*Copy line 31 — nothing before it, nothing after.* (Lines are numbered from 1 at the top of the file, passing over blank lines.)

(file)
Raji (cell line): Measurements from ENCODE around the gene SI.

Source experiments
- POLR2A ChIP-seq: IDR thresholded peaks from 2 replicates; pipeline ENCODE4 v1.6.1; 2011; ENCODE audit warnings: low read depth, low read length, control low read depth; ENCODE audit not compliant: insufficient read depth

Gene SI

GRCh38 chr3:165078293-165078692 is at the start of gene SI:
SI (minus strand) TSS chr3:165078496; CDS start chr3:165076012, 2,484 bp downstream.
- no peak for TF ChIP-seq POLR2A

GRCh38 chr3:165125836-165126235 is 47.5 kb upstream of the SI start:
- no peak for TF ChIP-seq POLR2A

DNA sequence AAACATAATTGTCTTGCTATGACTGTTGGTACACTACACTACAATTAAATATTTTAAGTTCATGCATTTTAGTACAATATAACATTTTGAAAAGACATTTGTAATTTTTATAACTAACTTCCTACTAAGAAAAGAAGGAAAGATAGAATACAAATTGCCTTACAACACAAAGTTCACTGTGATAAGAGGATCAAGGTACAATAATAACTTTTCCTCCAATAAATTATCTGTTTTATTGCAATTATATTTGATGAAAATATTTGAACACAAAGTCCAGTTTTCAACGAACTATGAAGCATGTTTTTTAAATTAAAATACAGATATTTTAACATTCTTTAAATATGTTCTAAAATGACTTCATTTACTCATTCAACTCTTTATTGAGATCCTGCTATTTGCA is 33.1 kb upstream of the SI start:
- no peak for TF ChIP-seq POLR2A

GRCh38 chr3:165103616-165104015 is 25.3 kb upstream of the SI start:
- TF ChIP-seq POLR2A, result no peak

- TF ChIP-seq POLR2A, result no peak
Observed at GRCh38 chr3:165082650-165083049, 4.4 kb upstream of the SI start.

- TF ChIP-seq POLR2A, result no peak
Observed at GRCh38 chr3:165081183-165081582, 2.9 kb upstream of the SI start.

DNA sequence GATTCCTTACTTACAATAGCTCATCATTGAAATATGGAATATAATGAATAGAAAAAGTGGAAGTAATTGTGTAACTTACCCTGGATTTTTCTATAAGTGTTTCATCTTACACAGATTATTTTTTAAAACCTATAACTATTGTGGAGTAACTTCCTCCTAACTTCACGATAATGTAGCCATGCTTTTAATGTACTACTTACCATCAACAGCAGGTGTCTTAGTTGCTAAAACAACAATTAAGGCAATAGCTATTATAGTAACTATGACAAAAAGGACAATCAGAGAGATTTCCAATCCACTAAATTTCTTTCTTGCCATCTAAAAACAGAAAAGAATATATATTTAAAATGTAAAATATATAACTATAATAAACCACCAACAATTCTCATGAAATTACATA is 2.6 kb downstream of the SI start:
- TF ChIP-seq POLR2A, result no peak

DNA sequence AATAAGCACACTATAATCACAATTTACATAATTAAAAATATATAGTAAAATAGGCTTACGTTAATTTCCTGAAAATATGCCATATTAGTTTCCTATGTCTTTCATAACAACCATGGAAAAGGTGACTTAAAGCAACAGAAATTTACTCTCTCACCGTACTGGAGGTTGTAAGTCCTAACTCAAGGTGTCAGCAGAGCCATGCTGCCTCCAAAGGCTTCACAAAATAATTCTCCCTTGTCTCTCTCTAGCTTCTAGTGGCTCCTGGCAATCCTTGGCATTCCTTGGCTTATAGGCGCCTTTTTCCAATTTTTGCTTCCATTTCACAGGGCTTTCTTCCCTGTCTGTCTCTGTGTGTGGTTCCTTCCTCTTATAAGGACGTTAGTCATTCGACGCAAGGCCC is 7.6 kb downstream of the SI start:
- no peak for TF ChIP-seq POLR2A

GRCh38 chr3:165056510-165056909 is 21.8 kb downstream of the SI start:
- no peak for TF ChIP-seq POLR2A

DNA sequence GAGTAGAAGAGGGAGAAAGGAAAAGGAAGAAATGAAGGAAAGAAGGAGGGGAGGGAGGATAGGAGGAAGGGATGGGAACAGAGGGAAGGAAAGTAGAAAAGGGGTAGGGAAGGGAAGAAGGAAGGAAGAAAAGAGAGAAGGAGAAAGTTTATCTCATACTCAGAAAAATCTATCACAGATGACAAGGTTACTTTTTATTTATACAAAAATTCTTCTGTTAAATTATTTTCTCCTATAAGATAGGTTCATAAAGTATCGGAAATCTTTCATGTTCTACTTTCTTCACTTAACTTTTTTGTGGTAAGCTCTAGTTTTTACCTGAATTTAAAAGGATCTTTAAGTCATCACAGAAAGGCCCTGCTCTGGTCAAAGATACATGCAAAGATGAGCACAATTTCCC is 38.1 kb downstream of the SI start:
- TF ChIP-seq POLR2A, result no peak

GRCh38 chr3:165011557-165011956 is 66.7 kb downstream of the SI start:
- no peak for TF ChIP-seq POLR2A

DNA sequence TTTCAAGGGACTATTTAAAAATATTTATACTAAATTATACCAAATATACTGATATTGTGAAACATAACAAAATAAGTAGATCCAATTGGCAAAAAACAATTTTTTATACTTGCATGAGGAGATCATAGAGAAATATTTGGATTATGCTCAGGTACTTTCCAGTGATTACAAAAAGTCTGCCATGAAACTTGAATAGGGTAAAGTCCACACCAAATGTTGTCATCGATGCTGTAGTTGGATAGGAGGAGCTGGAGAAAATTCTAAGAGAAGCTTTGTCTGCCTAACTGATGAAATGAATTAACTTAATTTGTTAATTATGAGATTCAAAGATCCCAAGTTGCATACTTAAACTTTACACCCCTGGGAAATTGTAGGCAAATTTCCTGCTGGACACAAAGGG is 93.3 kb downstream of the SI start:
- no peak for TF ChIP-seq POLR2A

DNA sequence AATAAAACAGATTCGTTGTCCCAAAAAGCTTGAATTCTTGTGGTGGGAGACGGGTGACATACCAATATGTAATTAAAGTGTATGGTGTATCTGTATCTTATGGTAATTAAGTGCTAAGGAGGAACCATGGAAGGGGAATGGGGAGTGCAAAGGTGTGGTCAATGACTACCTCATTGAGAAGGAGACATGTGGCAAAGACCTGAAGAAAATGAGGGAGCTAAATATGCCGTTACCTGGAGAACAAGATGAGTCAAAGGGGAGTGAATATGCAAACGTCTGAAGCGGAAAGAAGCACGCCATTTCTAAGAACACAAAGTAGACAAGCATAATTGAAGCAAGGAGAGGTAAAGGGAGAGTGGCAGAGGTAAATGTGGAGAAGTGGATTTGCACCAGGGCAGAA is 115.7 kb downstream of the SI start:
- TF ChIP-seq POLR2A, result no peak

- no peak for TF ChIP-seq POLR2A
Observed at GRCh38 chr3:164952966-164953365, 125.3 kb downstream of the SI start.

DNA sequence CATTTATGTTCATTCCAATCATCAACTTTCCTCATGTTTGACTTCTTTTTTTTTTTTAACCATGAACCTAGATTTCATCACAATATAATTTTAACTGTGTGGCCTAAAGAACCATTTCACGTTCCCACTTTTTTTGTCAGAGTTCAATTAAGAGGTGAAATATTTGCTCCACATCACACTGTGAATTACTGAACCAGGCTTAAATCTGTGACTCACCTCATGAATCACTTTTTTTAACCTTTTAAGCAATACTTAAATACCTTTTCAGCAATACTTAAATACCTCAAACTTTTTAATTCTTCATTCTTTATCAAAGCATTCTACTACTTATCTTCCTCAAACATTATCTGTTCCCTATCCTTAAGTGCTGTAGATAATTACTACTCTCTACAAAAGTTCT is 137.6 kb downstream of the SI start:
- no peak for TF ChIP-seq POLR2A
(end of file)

- TF ChIP-seq POLR2A, result no peak